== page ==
CLEMSON — Clemson offensive coordinator Chad Morris wasn’t worried about his players’ emotional well-being heading to Boston College – until he watched them go through a ho-hum, pregame warm-up session.
“Something wasn’t right,” Morris recalled Monday.
Maybe not early on, but the 15th-ranked Tigers took control of things right before halftime in a 45-31 victory over the Eagles. Not that anyone would blame Morris for his concerns, especially given the team’s recent history of bouncing back from big defeats.
Clemson (4-1, 1-1 Atlantic Coast Conference) was still reeling from its lone loss at No. 3 Florida State on Sept. 22 as it gave up a two-touchdown lead – and 667 yards of Seminole offense – to fall 49-37
Then late Thursday, the team found out it would travel to Boston without star receiver Sammy Watkins, diagnosed with an abdominal virus that struck him in the middle of the week.
Watkins’ absence further thinned a receiver corps that lost backup Martavis Bryant for two games with a groin injury last week. None of it mattered much to Clemson, which hopes to keep things going against Georgia Tech (2-3, 1-2) at Death Valley on Saturday.
Quarterback Tajh Boyd threw for three touchdowns and rushed for another, while receiver DeAndre Hopkins had 11 catches for a school-record 197 yards. The Tigers moved in front for good right before the half on Boyd’s 4-yard scoring pass to Brandon Ford. Two third-quarter touchdowns put the Tigers ahead 38-21 and the Eagles couldn’t recover.
Tigers coach Dabo Swinney was proud of his players for concentrating on the game, not their struggles. The offense, he said, excelled again without Watkins, while the young defense grew up after Boston College took a 21-17 lead in the second quarter.
“Overall, we improved,” Swinney said. “We found a way to win. It’s just a great job by the whole team in getting it done.”
Receiver Jaron Brown said the players didn’t worry about the things they could not control and called on the depth they had developed during the offseason. “We just wanted to make the necessary adjustments and have other guys step in,” Brown said.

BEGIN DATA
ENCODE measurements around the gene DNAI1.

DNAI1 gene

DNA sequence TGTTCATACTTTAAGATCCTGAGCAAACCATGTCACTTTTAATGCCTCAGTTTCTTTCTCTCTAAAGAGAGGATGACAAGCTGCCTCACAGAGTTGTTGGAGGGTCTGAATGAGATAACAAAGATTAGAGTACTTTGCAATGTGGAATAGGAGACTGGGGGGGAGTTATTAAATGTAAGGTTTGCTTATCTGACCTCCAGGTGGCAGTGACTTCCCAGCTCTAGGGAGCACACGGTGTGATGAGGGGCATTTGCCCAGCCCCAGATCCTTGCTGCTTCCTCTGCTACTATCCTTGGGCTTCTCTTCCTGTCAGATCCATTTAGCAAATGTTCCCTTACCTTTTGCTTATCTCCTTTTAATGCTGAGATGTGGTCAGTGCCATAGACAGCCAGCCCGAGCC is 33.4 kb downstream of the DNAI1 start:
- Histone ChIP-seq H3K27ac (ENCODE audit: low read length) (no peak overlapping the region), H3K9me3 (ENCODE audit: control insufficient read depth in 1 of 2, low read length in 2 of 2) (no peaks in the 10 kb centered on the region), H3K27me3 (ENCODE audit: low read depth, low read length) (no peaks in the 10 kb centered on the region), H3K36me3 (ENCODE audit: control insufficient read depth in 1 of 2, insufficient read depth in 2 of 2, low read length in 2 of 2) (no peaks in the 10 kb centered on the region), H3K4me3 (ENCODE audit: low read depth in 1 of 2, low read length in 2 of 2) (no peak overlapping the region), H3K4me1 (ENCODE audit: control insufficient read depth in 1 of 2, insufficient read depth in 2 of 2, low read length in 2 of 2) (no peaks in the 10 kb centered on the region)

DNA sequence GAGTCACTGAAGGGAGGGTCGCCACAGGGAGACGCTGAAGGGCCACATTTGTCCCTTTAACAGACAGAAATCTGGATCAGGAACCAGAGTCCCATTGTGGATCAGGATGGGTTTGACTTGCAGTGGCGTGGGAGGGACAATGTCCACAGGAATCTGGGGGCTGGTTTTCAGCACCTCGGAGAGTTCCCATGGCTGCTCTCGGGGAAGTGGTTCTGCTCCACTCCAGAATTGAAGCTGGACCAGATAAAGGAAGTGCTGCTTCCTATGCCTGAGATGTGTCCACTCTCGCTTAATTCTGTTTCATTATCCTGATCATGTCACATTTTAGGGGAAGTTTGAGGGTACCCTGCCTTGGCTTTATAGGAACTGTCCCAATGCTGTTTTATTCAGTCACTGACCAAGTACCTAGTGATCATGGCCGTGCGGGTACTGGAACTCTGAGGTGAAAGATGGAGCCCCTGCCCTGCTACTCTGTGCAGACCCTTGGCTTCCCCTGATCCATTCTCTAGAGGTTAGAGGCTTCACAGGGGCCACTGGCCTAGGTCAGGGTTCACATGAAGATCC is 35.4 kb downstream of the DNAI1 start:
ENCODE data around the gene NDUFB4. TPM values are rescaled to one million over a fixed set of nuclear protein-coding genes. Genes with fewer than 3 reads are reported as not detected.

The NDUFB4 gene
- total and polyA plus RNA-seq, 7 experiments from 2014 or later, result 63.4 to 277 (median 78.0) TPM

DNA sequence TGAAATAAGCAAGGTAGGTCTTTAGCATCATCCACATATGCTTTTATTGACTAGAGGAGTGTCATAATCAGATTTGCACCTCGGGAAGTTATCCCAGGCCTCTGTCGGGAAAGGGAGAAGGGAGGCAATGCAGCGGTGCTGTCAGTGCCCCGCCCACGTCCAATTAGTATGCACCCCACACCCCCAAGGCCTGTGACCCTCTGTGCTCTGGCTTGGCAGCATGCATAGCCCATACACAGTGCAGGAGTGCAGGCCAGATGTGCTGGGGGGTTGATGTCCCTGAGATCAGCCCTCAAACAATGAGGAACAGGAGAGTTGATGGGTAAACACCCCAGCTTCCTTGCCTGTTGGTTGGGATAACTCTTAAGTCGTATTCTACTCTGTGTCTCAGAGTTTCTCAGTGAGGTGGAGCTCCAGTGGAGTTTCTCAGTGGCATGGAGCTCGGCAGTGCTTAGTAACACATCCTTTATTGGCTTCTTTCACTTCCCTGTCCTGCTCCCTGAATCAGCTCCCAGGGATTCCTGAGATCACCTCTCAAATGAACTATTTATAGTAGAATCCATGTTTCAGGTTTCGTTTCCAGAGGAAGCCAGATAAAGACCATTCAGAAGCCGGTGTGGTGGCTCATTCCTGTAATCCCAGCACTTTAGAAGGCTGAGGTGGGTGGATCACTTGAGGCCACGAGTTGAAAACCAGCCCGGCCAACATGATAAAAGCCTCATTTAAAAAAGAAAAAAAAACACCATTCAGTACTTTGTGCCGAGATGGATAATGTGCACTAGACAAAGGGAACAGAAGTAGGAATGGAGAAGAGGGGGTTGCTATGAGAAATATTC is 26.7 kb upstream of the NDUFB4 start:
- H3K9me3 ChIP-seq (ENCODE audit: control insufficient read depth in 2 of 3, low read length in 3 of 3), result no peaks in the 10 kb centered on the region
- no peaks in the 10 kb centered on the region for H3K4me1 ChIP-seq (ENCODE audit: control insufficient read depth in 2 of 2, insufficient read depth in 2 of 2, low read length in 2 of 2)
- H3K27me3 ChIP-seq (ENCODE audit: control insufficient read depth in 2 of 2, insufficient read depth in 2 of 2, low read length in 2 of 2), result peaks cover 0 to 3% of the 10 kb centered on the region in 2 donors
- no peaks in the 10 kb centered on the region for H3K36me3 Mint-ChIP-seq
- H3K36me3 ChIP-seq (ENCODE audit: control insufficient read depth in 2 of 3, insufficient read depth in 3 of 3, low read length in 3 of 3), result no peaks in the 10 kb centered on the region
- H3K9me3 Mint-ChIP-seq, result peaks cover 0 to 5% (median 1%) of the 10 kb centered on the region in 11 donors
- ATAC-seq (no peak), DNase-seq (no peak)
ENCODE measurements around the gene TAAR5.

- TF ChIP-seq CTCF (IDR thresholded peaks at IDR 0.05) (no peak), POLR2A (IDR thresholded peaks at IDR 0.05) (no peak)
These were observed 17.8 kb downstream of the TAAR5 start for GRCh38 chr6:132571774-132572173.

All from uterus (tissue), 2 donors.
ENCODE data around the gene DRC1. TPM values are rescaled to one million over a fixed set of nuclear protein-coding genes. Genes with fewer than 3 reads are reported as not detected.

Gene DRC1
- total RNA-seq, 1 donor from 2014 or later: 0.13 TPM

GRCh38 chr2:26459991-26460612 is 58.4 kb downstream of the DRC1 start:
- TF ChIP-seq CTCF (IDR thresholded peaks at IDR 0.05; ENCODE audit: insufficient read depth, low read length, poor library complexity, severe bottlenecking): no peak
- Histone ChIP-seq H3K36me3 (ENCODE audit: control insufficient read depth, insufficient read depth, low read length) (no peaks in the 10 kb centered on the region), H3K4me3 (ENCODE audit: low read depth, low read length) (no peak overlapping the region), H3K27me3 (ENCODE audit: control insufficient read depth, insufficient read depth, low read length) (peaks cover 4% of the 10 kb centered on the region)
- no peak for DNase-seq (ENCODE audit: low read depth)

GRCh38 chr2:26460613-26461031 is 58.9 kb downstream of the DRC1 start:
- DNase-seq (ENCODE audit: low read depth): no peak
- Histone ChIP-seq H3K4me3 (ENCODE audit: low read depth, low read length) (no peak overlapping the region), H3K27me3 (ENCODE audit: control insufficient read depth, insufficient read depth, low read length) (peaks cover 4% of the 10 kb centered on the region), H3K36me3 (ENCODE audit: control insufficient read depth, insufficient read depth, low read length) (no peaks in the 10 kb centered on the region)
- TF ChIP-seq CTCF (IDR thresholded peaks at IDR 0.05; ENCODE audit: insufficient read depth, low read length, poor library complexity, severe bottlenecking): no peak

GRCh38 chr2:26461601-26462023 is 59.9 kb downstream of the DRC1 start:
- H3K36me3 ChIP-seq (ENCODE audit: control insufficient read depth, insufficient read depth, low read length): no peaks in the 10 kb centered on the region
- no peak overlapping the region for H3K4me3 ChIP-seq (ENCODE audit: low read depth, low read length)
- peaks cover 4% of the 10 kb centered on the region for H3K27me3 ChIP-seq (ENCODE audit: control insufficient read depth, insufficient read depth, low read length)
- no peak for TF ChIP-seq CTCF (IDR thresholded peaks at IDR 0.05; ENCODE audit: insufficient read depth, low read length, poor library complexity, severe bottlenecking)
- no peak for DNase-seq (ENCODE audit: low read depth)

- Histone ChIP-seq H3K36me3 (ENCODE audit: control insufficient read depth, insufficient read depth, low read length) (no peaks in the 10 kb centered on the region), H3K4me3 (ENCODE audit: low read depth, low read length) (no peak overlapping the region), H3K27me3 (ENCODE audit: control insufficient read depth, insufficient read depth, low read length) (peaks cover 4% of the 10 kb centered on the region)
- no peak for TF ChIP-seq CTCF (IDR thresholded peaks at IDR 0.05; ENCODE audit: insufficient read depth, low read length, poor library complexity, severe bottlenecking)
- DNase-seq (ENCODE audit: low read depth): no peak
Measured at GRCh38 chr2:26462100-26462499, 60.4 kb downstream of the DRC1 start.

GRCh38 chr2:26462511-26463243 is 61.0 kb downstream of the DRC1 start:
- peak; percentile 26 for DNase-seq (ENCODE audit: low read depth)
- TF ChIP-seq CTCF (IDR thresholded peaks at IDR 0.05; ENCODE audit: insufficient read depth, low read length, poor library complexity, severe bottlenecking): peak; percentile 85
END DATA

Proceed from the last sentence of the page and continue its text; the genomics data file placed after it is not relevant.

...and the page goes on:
It’s happened before this season. Watkins missed the team’s first two contests, serving a team suspension for an offseason drug arrest. Hopkins set a school record in the team’s opening victory over Auburn with 13 receptions, then tied a record a week later with three TD catches against Ball State.
Morris has spoken with Watkins and said the star sophomore feels better. The coaches are awaiting more blood work to make sure Watkins has recovered from the virus. Morris expects to see Watkins on the field Saturday against a Georgia Tech team that’s given Clemson fits the past few seasons.
The Yellow Jackets are 4-1 over the Tigers since Swinney took over as coach midway through the 2008 season, including beating Clemson in the 2009 ACC championship game.
Georgia Tech ended the Tigers’ 8-0 start a year ago, a defeat Clemson struggled to get past as it ended the regular season on a 1-3 slide. There were plenty of fans who openly wondered if the Florida State loss two weeks ago would lead to a similar free fall.
Clemson offensive lineman Brandon Thomas said this year’s group showed things would be different this season.
“We put last year behind us,” he said. “This is a new team.”
Georgia Tech has its own issues to handle before Saturday. The usual ACC Coastal Division contenders have lost two straight, including last week’s home embarrassment, 49-28, to Middle Tennessee of the Sun Belt Conference.
“We’ve got a big challenge in front of us,” Yellow Jackets coach Paul Johnson said. “Clemson has a good football team and we have to come out and play a lot harder than we did today, or it could be ugly.”
Morris said Clemson’s showing last week confirmed what he’d thought about his offense – it’s resilient and eager for success. “There wasn’t ever any panic” at again playing without Watkins. The Tigers are second in the ACC in total offense and put up more than 500 yards last week for the third time this season, one off the school record.
Morris recalled how last week all he’d heard was Clemson’s lack of staying power and how it couldn’t handle adversity. His message to his players, he said, was simple and direct.
“It doesn’t always have to be that way,” he said.